<January 1> January— The “Millenial Star” contains the following Communication which I have read several times, It is one of the sweetest pieces that has been written in these last days, I therefore insert it entire
“Election and Reprobation” Do you believe in Election and Reprobation? To prevent the necessity of repeating a thousand times what may be said at once, we purpose to answer this oft asked question in writing; so that the Saints may learn doctrine, and all who will, may understand that such election and reprobation as is taught in the Old and New Testaments, and other revelations from God, we fully believe, in connexion with every other principle of righteousness; and we ask this favor of all, into whose hands our answer may come, that they will not condemn till they have read it through, in the spirit of meekness and prayer.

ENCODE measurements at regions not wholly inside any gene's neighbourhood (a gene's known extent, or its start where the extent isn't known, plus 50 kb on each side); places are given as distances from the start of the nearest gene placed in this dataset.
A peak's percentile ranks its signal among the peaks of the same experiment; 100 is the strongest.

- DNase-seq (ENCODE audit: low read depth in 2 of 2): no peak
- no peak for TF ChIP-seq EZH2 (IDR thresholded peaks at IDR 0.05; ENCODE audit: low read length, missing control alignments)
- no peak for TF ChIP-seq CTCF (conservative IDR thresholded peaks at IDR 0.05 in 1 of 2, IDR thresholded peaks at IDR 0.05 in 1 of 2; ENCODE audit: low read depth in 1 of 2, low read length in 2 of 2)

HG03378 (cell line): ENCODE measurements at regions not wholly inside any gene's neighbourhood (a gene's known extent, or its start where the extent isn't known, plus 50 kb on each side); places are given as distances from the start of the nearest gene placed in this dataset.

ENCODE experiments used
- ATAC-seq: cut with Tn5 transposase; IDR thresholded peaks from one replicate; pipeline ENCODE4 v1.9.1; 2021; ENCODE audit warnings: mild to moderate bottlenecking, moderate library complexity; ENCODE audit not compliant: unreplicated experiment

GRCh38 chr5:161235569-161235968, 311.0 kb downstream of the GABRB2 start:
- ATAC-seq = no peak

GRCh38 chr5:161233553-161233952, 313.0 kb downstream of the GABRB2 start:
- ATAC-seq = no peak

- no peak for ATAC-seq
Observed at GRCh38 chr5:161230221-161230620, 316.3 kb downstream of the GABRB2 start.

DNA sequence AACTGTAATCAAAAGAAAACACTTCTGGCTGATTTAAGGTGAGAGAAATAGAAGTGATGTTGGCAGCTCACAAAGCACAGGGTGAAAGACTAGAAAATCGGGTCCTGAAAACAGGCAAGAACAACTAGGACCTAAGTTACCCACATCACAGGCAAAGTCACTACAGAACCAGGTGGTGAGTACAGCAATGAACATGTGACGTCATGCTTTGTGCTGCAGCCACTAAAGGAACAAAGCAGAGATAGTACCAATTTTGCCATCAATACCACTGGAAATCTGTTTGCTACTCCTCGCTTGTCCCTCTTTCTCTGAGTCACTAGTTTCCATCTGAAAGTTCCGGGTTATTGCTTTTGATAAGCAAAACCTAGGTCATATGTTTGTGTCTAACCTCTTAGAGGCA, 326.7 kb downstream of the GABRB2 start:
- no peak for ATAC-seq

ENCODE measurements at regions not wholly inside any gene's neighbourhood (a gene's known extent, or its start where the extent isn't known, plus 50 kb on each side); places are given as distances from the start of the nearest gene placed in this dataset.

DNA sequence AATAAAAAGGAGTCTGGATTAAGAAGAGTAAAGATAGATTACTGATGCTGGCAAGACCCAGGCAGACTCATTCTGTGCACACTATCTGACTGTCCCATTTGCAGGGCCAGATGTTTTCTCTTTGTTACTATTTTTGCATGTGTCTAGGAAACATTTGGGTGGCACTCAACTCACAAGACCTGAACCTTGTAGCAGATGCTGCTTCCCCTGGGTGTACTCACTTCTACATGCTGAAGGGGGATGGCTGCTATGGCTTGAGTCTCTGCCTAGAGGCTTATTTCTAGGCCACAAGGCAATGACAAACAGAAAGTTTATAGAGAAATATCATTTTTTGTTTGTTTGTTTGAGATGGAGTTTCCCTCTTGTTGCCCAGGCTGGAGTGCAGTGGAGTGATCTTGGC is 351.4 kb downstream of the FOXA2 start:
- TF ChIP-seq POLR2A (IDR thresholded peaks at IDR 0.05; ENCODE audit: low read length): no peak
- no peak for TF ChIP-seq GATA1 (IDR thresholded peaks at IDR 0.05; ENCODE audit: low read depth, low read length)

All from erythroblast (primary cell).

The Lord (Jehovah) hath spoken through Isaiah (42, 1.) saying “behold my servant, whom I uphold, mine elect in whom my soul delighteth”; evidently referring to the Lord Jesus Christ, the Son of God, chosen or elected by the Father, (1 Peter i. 20.) “who verily was fore-ordained before the foundation of the world, but was manifest in these last times for you, who by him do believe in God.” to serve him in the redemption of the world, <(Isaiah xlii, 6.)> “to be a Covenant of the people (Isaiah xlii, 6.) for a light of the Gentiles”, and the glory of his people Israel; having ordained him “to be the judge of the quick and dead” (Acts x, 42) that through him forgiveness of sins might be preached (Acts xiii, 38) unto all who would be obedient unto his gospel (Mark xvi, 16, 17,). [HC 4:256] Every High Priest must be ordained (Hebrews v,1.) and if Christ had not received ordination, he would not have had power to ordain others, as he did when he ordained the twelve (Mark iii, 14) to take a part in the ministry which he had received of his father: also, (John xv, 16) ye have not chosen me, but I have chosen you, and ordained you, that ye should go and bring forth fruit, (Hebrews v, 4) for no man taketh this honor unto himself but he that is called of God as was Aaron (v. 5.) So also Christ glorifiednot himself to be made an high priest, but he that said unto him thou art my Son, this day have I begotten thee. No being can give that which he does not possess; consequently no man can confer the priesthood on another, if he has not himself first received it; and the priesthood is of such a nature that it is impossible to investigate the principles of election, reprobation &c without touching upon the priesthood also; and although some may say that Christ as God needed no ordination, having possessed it eternally, yet Christ says (Matthew xxviii, 18) all power is given unto me in heaven and on earth; which could not have been if he was in eternal possession; and in the previously quoted verse we discover that he that said unto him (i.e.) his father glorified him to be made an high priest, or ordained him to the [p. 1133]